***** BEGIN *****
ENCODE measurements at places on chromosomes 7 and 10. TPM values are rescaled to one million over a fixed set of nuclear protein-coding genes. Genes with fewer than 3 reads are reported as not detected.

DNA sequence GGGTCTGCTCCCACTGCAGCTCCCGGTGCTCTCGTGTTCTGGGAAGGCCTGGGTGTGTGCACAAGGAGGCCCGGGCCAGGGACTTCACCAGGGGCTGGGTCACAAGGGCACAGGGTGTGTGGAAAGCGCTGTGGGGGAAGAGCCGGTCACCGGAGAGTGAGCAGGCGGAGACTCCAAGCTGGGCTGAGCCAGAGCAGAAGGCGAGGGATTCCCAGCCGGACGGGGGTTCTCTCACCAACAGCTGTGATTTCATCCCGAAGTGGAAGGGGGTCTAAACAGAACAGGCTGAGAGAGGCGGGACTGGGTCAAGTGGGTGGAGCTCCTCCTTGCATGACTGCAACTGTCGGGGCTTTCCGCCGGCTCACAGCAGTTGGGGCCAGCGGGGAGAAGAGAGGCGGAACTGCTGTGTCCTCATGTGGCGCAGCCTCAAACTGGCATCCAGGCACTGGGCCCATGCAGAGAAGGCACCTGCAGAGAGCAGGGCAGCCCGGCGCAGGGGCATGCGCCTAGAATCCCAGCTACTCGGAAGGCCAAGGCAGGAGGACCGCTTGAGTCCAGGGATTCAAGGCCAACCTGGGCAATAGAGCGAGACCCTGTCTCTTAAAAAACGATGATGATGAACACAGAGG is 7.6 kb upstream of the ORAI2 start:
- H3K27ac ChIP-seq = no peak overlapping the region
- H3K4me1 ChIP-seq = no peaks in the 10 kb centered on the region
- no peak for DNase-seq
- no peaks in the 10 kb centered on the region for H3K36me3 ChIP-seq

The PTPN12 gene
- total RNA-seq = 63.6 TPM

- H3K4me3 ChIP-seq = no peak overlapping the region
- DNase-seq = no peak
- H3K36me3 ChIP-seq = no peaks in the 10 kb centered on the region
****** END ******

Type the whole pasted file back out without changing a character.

ENCODE measurements at places on chromosomes 7 and 10. TPM values are rescaled to one million over a fixed set of nuclear protein-coding genes. Genes with fewer than 3 reads are reported as not detected.

DNA sequence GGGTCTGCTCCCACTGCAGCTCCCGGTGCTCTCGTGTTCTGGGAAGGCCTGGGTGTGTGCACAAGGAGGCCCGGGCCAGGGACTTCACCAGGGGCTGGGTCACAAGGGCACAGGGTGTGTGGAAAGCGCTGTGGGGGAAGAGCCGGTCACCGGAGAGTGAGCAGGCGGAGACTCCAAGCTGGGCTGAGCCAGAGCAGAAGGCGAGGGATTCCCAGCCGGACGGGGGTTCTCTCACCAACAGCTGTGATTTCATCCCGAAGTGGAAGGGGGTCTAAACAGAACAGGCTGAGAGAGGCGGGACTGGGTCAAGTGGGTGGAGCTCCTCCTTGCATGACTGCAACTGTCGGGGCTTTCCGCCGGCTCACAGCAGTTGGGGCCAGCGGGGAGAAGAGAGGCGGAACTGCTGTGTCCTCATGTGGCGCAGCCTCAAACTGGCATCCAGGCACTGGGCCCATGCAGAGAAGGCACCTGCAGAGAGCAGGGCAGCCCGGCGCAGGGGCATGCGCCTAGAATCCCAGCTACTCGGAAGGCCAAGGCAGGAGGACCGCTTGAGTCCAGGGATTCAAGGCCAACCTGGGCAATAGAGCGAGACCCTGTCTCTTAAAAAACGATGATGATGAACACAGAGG is 7.6 kb upstream of the ORAI2 start:
- H3K27ac ChIP-seq = no peak overlapping the region
- H3K4me1 ChIP-seq = no peaks in the 10 kb centered on the region
- no peak for DNase-seq
- no peaks in the 10 kb centered on the region for H3K36me3 ChIP-seq

The PTPN12 gene
- total RNA-seq = 63.6 TPM

- H3K4me3 ChIP-seq = no peak overlapping the region
- DNase-seq = no peak
- H3K36me3 ChIP-seq = no peaks in the 10 kb centered on the region